The War Model Failed, So Let's Keep It Going

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It's an interesting confluence of events just now.  As President Obama prepares to send more troops to Afghanistan (and little buddy Gordon Brown follows along), Senate Democrats issue a report blaming the Bush administration for letting Osama bin Laden go, and India marks the first anniversary of the Mumbai attack. Brown, in a moment just as precisely timed as the release of the Senate Democrats' report, demands that Pakistan must get serious about rounding up bin Laden and Zawahiri, as if he's the last one to realize that nation has been playing a double game since the whole War on Terror drama began.


According to the report, the military had less than 100 troops searching for bin Laden when he and his aides walked unmolested into Pakistan and into our bad dreams. Rumsfeld, the report alleges, feared that greater numbers and more firepower might incite a reaction from the locals.

Or maybe he was just following his "lean and mean" theory of Army restructuring to its illogical extreme.

India, which withstood a days-long siege in Mumbai, is being feckless by American standards, choosing not to use the attack as a casus belli against its longtime rival Pakistan. What's wrong with those pacifists? They stuck in a pre-9/11 mindset?

No, they're demanding justice. And the Pakistanis, knowing their nuclear neighbor is watching every move, is bringing a clutch of suspects to trial. Trial? Haven't they heard about the dangers of bringing terrorists to trial outside a military tribunal? Think of the security expense.

Is it possible the FBI and other police agencies would have let bin Laden walk free because of loyalty to their theories of lean and mean policing? 

We are at a moment where it's possible to see the utter and complete failure of the war model as applied to what happened to America on 9/11.  Other countries have eliminated serious terrorist threats, most recently Italy and Germany in the 1970s, with rough but relatively sane policing, as India is hoping Pakistan will do now.  Only the United States thought a ragtag band of fanatics was deserving of the ultimate honor (in their eyes): a declaration, of sorts, of war.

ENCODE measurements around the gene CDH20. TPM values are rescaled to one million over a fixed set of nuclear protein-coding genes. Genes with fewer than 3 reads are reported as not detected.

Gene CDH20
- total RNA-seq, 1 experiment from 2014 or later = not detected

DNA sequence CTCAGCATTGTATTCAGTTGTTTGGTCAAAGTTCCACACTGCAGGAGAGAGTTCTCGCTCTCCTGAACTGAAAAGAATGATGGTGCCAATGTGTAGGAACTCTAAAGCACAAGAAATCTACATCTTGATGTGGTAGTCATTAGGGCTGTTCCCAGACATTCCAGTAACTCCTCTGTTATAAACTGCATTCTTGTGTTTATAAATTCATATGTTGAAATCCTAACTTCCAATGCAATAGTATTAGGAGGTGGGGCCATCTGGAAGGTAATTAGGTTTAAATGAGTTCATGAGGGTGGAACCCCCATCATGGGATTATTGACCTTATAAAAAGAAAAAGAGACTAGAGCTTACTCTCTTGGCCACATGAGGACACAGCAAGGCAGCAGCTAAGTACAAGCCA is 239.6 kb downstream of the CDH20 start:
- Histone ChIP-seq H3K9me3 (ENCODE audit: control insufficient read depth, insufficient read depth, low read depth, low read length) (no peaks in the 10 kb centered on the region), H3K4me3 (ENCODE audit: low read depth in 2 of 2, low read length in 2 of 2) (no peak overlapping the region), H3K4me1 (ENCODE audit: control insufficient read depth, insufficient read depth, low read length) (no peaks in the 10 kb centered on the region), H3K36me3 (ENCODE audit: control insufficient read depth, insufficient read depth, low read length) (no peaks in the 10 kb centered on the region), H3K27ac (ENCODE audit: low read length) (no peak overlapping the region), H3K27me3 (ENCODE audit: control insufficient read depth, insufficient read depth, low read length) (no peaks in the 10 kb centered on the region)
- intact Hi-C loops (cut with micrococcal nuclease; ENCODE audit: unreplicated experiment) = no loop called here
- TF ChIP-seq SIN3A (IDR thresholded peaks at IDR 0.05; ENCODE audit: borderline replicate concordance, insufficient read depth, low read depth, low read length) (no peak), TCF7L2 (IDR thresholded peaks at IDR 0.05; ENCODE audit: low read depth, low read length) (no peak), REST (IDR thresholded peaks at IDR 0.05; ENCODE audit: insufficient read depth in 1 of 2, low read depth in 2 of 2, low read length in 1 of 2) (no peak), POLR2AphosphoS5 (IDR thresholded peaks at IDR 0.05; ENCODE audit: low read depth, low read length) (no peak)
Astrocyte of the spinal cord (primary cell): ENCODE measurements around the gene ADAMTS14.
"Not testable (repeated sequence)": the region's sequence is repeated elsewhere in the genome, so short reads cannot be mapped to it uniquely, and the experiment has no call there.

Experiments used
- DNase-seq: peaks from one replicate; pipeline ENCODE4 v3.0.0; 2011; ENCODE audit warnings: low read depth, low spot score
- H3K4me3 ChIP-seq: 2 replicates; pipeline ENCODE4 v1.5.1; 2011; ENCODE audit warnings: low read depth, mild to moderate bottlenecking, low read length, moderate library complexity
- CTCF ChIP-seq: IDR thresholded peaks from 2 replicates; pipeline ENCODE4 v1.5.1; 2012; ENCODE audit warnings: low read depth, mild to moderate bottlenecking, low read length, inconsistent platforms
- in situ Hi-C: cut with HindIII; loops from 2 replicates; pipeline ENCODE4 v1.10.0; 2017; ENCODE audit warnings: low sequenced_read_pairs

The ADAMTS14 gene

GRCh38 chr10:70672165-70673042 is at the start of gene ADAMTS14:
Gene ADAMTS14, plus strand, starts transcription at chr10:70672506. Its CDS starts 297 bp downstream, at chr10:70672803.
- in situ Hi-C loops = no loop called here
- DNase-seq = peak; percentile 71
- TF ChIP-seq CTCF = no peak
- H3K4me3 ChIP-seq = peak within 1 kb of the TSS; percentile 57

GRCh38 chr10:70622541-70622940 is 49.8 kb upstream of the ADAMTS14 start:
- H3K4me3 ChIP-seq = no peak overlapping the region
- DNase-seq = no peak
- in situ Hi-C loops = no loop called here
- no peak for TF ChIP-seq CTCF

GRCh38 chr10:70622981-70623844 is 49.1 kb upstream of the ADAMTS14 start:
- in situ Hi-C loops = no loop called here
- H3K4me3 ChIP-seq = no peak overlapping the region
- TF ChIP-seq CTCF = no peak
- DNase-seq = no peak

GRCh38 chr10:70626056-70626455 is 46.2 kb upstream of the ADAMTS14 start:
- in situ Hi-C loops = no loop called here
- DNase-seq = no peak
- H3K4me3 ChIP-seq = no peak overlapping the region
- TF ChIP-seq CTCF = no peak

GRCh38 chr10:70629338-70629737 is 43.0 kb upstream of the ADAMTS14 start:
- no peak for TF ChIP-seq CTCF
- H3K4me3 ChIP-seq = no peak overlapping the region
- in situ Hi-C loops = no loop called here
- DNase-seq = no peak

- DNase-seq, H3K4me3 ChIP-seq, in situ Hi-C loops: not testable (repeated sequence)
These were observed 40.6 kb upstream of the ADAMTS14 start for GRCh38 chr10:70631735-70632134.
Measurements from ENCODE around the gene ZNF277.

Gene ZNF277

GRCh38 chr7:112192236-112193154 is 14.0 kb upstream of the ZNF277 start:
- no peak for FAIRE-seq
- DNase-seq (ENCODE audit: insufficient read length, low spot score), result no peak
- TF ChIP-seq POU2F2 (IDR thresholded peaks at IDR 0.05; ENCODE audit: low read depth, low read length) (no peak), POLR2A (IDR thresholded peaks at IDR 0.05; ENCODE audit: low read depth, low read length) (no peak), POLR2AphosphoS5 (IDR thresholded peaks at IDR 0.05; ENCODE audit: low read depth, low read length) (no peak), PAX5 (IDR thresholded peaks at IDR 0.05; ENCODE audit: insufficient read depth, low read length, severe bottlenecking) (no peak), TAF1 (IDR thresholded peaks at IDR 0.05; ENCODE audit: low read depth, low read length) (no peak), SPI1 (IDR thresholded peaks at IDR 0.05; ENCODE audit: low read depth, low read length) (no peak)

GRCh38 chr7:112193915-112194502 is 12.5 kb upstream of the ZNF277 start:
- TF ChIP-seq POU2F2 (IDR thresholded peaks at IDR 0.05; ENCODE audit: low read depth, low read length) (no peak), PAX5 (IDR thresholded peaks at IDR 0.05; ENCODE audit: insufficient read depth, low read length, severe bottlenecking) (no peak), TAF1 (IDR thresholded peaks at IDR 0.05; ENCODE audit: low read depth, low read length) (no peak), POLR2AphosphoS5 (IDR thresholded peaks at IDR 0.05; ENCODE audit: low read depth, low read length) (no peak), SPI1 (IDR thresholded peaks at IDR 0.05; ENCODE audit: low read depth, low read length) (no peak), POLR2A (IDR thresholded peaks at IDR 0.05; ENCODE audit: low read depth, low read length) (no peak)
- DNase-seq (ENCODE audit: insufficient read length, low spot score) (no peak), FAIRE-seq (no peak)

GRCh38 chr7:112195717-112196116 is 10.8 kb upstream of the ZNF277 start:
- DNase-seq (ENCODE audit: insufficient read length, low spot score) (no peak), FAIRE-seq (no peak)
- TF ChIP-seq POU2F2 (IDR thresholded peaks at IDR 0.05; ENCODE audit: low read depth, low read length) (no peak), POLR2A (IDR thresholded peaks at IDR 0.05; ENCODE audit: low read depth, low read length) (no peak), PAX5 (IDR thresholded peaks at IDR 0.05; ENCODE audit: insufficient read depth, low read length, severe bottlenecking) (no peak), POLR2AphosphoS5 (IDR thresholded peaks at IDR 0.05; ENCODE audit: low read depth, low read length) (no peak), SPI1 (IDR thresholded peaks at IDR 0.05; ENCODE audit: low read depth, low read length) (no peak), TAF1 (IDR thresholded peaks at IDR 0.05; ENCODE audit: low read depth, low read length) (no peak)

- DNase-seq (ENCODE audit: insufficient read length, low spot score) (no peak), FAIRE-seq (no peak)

Republicans, at least, are being consistent, raging against trials for KSM and friends, demanding the president send every soldier requested by McChrystal.  It's the Democrats, as feckless as they were during the 2002 Senate "debate" on Iraq, who are role-playing. Look what happened when John Kerry suggested, during the 2004 campaign, that the war model was misguided. What happened? He shut up about it.

Conspiracy theorists will suggest, based on the Senate report, that letting bin Laden walk was a deliberate choice to prolong the war. All that is really possible to know now is that we're in Afghanistan for a while, in deep, and bin Laden isn't. Well done, gents. Well played.
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Harry Shearer is an actor, writer, director, musician and radio host. He is best known for his role on The Simpsons and his work on Saturday Night Live. More

Harry Shearer is an actor, writer, director, musician and radio host. He is best known for his long-running roles on Saturday Night Live and The Simpsons (where he voices a stable of characters including Mr. Burns, Smithers, Ned Flanders, Rev. Lovejoy, and Scratchy). He is also part of the comedy writing and acting ensemble responsible for the mockumentaries This Is Spinal Tap, A Mighty Wind, and For Your Consideration. His most recent book is the novel Not Enough Indians. He also hosts Le Show on NPR's Santa Monica affiliate.
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